Scholar Patricia MacCormack spoke to a full audience about her recent work on an “ahuman” theory of ethics in the McCune Conference Room of the Humanities and Social Sciences Building yesterday.
The talk, entitled “Ethics, Animality and Ahuman Theory” is part of the Interdisciplinary Humanities Center The Value of Care series, which explores issues related to global well-being. Much of MacCormack’s talk focused on philosophical and moralistic reasons for radically deconstructing the idea of “human” and ceasing to use the word “animal” — ideas which she elaborated upon in her recent book Posthuman Ethics.
MacCormack is an English, communication, film and media professor at Anglia Ruskin University in the United Kingdom, and she introduced her analytical perspective as one that looks at evolutionist and speciesist claims, rather than taking a pro-animal rights position. Instead of attempting to “raise” non-human beings to have rights defined and granted by humans, ahuman theory takes an abolitionist stance against using the word “animal” or promoting the idea of “non-humans.”
IHC Director Susan Derwin said McCormack’s description of ahuman theory is important because it helps us think about how to relegate care.
“It’s impossible to think about care of others, much less to engage in caring practices, without assumptions about which subjects are deemed worthy of care,” Derwin said. “Insofar as Patricia McCormack queries the distinction between human and animal, and the way this distinction emerges from human discourse, she promises to expand our thinking about ethics of care, bringing to our attention the enslaving subjectification that regulates the relations between lives.”
MacCormack has been at UCSB since the beginning of the quarter, collaborating with Art professor Colin Gardner on a new anthology for Edinburgh University Press. Derwin said MacCormack’s “ethics of alterity,” or differentness, facilitates consideration of how those deemed unworthy of care are in a similar condition as those subjects who historically have been considered ‘non-human.’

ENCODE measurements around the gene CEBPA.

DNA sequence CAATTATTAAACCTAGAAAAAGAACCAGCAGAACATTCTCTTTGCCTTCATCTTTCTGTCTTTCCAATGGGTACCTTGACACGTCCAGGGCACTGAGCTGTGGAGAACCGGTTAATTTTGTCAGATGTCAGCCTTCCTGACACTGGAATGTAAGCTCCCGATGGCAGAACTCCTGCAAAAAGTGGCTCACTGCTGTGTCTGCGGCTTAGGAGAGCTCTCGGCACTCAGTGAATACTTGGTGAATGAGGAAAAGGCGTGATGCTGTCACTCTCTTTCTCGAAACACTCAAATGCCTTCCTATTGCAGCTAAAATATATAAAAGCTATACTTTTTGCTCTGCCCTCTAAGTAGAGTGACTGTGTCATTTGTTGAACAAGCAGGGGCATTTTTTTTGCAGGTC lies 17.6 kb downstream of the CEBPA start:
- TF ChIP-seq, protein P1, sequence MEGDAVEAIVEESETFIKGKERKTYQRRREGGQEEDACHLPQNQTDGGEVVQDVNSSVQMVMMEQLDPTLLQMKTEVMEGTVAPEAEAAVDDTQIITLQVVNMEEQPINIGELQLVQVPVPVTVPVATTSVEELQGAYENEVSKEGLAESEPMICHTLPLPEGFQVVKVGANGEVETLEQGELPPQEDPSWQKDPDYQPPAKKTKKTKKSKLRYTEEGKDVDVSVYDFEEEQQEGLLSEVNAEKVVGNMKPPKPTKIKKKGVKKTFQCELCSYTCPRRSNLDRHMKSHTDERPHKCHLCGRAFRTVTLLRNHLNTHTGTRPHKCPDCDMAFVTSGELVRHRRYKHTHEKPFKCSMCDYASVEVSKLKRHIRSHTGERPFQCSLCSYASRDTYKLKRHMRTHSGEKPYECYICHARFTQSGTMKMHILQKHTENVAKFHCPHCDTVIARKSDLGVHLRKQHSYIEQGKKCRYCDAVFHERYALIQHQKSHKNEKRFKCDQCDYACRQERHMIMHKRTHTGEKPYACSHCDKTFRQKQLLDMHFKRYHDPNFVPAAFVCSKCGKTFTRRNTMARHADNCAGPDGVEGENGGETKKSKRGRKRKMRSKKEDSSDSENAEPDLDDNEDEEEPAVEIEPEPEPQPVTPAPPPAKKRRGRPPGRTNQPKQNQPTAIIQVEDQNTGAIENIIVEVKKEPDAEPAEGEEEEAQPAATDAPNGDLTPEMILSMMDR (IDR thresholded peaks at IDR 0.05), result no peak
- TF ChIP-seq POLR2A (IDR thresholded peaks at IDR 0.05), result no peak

According to MacCormack, ahuman theory seeks to avoid many pitfalls of speaking about the difference between animals and humans in ethical discourse.
“Ahuman verges on a nothing that includes everything,” MacCormack said. “It utilizes our animalness, in a non-speciecist way, to remind us there are escape routes from humanism — which may encourage ethical relations — but not by knowing, fetishizing, or making an idea or a concept of another animal. Simply because when there is no human, there is no deferral to human-signifying systems.”
MacCormack said only the term “human” needs to be deconstructed, as humans need to stop assimilating animals into human discourse. She said she would like to see humans “stop breeding,” while recognizing this would probably not happen in the near future. Citing a long history of atrocities committed by the human population upon the planet — in comparison to other life forms — MacCormack advocates focusing entirely on the condition of those currently alive.
“There are so many lives here and now that this obsession we have with the lives that don’t exist seems to me to be a little bit peculiar, and destructing,” McCormack said. “How are we caring for the lives now?”
Today, IFC will host National Book Award winner William T. Vollmann in the talk “Life as a Terrorist: The FBI and Me” at the McCune Conference Room of the HSSB at 4 p.m.
Photo by Angela Kempf-Luu / Daily Nexus
A version of this article appeared on page 1 of the Wednesday, November 6, 2013 print edition of the Daily Nexus.